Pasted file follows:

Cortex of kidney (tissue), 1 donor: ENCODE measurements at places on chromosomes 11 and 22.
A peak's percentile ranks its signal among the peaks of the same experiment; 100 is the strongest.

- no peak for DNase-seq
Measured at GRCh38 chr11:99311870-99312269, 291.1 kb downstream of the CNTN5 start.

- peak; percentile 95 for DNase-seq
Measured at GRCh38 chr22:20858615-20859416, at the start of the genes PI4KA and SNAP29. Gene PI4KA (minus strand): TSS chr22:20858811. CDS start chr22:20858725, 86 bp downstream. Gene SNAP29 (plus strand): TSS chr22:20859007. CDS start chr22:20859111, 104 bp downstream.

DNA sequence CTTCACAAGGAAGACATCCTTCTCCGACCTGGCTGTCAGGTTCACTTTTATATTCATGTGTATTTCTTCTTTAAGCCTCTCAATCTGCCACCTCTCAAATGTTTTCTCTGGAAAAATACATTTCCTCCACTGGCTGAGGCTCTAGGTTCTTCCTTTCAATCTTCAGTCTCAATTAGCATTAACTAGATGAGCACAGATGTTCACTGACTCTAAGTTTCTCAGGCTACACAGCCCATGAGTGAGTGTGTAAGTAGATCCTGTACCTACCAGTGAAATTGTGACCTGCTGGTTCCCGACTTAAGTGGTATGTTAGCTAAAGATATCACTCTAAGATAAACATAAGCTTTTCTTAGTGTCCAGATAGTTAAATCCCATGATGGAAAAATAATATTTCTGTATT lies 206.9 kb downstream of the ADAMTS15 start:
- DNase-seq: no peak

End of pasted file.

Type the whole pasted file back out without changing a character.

Cortex of kidney (tissue), 1 donor: ENCODE measurements at places on chromosomes 11 and 22.
A peak's percentile ranks its signal among the peaks of the same experiment; 100 is the strongest.

- no peak for DNase-seq
Measured at GRCh38 chr11:99311870-99312269, 291.1 kb downstream of the CNTN5 start.

- peak; percentile 95 for DNase-seq
Measured at GRCh38 chr22:20858615-20859416, at the start of the genes PI4KA and SNAP29. Gene PI4KA (minus strand): TSS chr22:20858811. CDS start chr22:20858725, 86 bp downstream. Gene SNAP29 (plus strand): TSS chr22:20859007. CDS start chr22:20859111, 104 bp downstream.

DNA sequence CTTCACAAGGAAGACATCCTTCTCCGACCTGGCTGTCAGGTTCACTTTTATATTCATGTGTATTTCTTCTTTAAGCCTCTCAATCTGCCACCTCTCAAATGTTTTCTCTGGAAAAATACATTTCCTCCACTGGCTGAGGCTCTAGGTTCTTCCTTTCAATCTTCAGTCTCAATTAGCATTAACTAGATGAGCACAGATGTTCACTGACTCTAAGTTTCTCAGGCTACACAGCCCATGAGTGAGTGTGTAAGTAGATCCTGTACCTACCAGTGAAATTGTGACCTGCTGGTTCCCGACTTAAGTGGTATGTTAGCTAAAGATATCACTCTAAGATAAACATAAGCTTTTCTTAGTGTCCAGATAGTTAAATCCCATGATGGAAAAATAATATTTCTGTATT lies 206.9 kb downstream of the ADAMTS15 start:
- DNase-seq: no peak